Was feeling good this morning, so I ran out to get some Christmas decorations and the makings of Christmas cookies. Aside from the fact that I was wearing my sunglasses, inside and out, on a rainy day, I felt...normal. I pretty much forgot about you-know-what.
Then I came home. The answering machine light was flashing, and caller ID revealed three recent calls, the second of which was from Dr. M. I would like to report at this juncture that my adrenal glands are capable of producing a full complement of adrenaline on demand.
Heart pounding, I listened to the messages. Dr. M, in his lovely way, spoke calmly and clearly and said that he had some information he'd like to discuss with me, and could I please call him back at such-and-such number, which happened to be different from the number on the Caller ID. It was very difficult to hear the number over the pounding of my heart, but he thoughtfully repeated it before the message ended. One gets the sense he's done this before.
I called. The phone rang and rang, and I was sure it was going to voice mail. Then Dr. M. said hello. He must have given me his cell number. Because, in case I haven't mentioned it, he's the kind of doctor who doesn't leave his patients a scary message on Friday afternoon, leaving them to simmer in their own anxieties all weekend.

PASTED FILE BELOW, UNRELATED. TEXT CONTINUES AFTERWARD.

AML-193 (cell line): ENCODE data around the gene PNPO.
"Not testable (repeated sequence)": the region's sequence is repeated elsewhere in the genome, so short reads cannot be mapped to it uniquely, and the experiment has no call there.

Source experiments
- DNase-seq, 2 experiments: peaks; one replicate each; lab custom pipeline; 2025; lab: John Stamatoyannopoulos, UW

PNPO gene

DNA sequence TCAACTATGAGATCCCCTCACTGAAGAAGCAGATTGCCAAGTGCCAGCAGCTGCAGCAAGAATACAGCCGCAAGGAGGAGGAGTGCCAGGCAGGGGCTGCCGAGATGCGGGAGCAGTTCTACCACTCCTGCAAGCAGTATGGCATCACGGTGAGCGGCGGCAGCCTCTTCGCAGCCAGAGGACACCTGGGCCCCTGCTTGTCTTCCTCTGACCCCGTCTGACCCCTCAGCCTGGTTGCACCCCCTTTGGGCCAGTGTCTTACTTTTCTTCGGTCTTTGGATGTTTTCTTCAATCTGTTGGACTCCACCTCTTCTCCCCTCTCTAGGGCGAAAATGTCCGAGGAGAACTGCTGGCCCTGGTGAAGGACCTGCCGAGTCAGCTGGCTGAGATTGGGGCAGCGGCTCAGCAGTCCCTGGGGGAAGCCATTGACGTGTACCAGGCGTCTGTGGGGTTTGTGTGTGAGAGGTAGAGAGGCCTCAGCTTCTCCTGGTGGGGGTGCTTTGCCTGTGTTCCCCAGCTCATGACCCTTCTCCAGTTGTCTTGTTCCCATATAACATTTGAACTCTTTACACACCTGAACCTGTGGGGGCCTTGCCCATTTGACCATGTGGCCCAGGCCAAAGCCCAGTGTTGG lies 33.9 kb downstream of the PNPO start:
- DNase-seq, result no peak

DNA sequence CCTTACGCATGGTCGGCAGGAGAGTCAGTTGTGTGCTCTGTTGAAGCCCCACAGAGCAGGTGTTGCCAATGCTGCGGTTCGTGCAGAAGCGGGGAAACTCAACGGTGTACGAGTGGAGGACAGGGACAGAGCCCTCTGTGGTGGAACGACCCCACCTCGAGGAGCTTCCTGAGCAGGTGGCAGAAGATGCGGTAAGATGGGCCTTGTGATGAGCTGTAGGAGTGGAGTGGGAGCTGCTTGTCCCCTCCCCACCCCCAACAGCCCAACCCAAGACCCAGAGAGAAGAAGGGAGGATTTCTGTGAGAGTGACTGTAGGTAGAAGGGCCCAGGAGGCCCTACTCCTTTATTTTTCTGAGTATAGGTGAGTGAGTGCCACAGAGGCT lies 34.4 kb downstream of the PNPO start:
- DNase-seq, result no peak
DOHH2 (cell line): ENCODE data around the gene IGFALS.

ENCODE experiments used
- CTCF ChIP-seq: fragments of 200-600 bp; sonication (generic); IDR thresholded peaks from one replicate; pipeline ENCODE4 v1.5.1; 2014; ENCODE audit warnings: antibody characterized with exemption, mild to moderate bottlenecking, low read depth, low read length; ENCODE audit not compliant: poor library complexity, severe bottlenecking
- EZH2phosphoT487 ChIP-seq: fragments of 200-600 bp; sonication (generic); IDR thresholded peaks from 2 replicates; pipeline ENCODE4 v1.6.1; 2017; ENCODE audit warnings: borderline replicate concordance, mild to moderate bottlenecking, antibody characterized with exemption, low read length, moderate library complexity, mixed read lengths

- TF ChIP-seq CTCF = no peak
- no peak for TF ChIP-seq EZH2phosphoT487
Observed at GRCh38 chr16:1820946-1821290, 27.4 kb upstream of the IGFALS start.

Remember when I said there were essentially two kinds of ocular melanoma? They're called Class 1 and Class 2. Class 1 is the better kind to have; Class 2 is more likely to metastasize. Turns out Class 1 is subdivided into 1a and 1b. Class 1a is less likely to metastasize than 1b, but 1b is a lot closer to 1a than to Class 2.
I have Class 1b. What that means, as the doctor explained: survival rates at three years out are 93% (vs. 98% for 1a). At five years, survival rates are 79%. Not "there's nothing to worry about," but, as the doctor put it, certainly better than the flip of a coin. And way better than, "You're doomed."
I don't, apparently, have the laziest tumor known to man. But also, I don't have the most aggressive one. To put it in layman's terms, this tumor might be just ambitious enough to think about looking for a job, but it's going to be a job where it wears a plastic apron and a paper hat. A job, in short, that isn't going anywhere.
I can live with that. At least, dear God, I hope so.